Narco-terrorism is a growing area of concern in our counterterrorism efforts, as terrorists exploit drug cartels to provide funding, weapons, and other support for their terrorist activities. Global terrorists also have a substantial and growing presence on the Internet, where one can find radical anti-U.S. propaganda, tutorials on bomb-making, and elaborate religious justifications for the most despicable acts of violence against defenseless civilians. The Internet permits isolated actors to find and connect with one another, justify and intensify their anger, and mobilize resources to attack. Thus, terrorists continue to use the Internet to solicit funds and for recruitment, radicalization, training, and operational planning.
This remains a significant and growing area of concern for our counterterrorism efforts, as we seek effective means of enforcement, while protecting our cherished First Amendment freedoms. For example, the bomb-making statute (18 U.S.C. § 842(p) – distribution of information relating to explosives, destructive devices, and weapons of mass destruction), is one tool for attacking prohibited conduct that terrorists seek to cloak in the garb of protected free speech. This statute forbids teaching or demonstrating the making or use of an explosive, destructive device or weapon of mass destruction, or the distribution of information concerning the manufacture of such devices, with the intent that the teaching, demonstration or information be used in furtherance of a federal crime of violence, or with the knowledge that the recipient of the teaching or demonstration intends to use the knowledge imparted in furtherance of a federal crime of violence.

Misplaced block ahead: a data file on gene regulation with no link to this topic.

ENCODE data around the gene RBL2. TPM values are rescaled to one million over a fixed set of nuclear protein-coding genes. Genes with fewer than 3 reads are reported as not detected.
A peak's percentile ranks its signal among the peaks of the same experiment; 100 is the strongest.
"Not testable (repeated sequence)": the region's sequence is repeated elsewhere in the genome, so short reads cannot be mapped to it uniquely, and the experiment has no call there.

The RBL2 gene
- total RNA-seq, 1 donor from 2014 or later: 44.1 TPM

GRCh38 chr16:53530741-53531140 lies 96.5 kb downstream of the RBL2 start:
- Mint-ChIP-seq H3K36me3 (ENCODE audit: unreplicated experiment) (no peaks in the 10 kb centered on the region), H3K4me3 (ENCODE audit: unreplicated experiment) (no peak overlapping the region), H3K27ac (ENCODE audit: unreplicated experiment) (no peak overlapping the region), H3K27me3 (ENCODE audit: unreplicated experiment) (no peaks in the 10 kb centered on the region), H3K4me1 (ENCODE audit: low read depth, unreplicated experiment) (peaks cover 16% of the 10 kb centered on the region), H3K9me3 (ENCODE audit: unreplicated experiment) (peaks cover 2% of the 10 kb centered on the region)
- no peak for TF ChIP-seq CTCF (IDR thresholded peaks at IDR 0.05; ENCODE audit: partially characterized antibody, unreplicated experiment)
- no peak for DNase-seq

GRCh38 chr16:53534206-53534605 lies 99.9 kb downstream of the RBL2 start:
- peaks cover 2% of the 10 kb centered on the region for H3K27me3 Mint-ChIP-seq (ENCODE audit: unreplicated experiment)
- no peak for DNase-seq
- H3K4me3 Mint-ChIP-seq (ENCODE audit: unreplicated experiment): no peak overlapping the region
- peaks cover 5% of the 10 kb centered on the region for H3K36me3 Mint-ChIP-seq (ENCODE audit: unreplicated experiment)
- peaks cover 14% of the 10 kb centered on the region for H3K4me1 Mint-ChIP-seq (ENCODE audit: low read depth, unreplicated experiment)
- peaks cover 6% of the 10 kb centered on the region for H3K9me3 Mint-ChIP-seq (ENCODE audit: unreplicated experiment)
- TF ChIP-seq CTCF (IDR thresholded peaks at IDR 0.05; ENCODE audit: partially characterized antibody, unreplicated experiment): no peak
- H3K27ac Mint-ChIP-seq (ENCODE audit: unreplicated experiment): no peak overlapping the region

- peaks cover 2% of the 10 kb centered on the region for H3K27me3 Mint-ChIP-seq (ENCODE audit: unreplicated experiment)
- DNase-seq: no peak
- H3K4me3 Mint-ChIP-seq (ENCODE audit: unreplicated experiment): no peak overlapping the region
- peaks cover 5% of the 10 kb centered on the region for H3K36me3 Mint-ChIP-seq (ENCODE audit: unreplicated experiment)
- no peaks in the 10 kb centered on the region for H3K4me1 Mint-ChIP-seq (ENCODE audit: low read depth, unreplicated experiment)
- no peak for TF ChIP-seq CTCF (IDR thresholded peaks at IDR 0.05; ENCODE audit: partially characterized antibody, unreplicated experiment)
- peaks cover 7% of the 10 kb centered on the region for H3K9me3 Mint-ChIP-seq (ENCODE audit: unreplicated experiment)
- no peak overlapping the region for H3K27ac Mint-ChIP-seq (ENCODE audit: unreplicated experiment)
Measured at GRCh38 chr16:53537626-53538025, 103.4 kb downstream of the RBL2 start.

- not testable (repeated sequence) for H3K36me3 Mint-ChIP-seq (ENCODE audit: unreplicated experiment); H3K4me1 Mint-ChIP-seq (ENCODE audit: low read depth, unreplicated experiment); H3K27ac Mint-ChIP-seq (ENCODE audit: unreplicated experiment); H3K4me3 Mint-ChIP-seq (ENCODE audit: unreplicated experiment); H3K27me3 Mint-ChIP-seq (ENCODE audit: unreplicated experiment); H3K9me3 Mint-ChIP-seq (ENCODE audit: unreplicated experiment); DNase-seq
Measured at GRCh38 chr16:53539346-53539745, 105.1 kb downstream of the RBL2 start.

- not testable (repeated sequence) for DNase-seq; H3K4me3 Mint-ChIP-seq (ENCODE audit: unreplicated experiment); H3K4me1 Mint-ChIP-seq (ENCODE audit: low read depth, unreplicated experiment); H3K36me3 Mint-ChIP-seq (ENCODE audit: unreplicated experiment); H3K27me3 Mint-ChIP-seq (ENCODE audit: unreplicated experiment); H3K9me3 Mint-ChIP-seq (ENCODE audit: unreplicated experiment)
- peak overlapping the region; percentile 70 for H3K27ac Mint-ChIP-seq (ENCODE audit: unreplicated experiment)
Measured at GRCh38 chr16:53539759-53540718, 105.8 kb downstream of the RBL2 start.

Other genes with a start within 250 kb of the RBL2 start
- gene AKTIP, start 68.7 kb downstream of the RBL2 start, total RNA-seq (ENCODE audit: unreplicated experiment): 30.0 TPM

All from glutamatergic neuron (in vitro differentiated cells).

The Internet is part of our critical infrastructure and attacks on that infrastructure and attempts to exploit weakness in that and similar infrastructures remains a significant emerging threat to national security that the U.S. Attorneys’ offices and NSD continue to address.
The U.S. Attorneys’ offices use all available lawful resources, including rarely used but applicable federal criminal statutes, to address emerging threats. For example, U.S. citizen Adam Gadahn was charged with treason, a statute not used by the Department of Justice since the World War II era. Gadahn, also known as “Azzam Al Amriki,” was indicted on charges of treason and providing material support to a foreign terrorist organization for making a series of propaganda videotapes for al Qaeda. Gadahn is believed to be overseas and is currently on the FBI’s Most Wanted List of Terrorists.